I saw an article starts with: "A company to launch a new product", in a news paper. I just wonder what does it mean? Is it a kind of usage of near future? (e.g. is to do something)
As @StoneyB indicated, it's headlinese. Here's a general reference: https://www.google.com/search?q=define+headlinese
You can transform it into standard English one of two ways, "is to" or "is going to". The former is more formal or used in specialized situations.
- Apple to launch new iPhone in 2014(Headlinese)
- Apple is to launch a new iPhone in 2014. (Formal or stylized. Announcement.)
- Apple is going to launch a new iPhone in 2014. (Standard English.)
One would choose between #2 or #3 for stylistic reasons. Of course, some style guides would mandate #2. Also, in a tight business presentation, one may prefer to use the shorter form (#2). On the other hand, if one didn't want to sound so strict and official, they could use #3 even in an otherwise formal setting.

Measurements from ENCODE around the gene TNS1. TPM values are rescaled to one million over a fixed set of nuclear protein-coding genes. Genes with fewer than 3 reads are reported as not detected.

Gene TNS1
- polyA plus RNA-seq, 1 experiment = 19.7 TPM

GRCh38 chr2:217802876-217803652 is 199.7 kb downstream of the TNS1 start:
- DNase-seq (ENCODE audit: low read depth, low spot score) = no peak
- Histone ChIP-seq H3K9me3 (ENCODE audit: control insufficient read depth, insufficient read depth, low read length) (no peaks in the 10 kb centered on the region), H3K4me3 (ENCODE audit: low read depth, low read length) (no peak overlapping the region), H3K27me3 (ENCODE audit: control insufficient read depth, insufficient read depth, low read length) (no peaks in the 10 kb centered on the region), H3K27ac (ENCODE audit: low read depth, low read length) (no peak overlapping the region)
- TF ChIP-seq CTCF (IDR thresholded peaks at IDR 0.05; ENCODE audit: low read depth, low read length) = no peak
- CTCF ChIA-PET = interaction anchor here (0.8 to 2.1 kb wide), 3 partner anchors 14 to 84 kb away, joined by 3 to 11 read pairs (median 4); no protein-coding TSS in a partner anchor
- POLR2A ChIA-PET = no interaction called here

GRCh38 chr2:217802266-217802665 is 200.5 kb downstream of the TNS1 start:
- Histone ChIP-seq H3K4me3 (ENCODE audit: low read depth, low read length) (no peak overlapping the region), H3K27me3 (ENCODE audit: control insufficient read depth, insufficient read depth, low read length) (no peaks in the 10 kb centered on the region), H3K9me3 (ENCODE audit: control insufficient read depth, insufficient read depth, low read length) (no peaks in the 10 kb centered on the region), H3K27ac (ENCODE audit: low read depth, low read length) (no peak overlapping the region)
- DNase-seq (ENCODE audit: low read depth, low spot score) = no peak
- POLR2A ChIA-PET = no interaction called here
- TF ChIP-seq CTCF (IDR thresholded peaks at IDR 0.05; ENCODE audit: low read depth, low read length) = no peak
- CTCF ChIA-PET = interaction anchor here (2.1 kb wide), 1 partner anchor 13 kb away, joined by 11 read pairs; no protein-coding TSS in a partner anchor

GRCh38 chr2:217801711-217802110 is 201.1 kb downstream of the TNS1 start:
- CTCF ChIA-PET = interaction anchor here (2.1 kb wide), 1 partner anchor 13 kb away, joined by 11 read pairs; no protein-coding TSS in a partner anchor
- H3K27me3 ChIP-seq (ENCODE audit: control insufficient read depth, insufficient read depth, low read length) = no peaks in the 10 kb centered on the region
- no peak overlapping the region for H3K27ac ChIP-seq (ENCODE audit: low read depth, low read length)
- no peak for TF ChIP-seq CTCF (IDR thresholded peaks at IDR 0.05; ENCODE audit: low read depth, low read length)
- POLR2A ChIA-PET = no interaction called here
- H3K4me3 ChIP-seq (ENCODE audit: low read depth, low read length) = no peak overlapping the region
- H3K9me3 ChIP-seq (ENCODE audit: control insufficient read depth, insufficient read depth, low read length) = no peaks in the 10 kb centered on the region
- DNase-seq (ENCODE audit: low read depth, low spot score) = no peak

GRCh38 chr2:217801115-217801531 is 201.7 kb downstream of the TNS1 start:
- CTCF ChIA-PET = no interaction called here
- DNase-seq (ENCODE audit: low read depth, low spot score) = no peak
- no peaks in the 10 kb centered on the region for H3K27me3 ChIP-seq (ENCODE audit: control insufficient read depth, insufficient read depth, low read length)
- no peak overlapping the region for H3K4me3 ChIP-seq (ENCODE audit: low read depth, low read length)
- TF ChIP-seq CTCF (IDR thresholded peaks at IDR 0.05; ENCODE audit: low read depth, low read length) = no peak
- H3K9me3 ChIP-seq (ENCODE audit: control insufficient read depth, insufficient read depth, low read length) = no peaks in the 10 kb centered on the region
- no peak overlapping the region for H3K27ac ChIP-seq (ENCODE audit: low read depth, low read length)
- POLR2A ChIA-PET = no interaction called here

Related Info: To round-out this answer with some closely related grammatical structures, consider the following sentences:
- Mary is going to the store. (A simple declarative statement.)
- Mary is to the store.* (Doesn't work.)
- Mary is to go to the store. (A declaration of a command.)
- Mary is to leave the store. (A declaration of a command.)
- Mary is going to leave the store. (A declaration of something as a fact, especially if spoken to someone and Mary isn't listening.)
- Mary is going to leave the store, now. (If said sternly in front of others, including Mary, this is rhetorically letting both others and Mary of the speaker's desire.)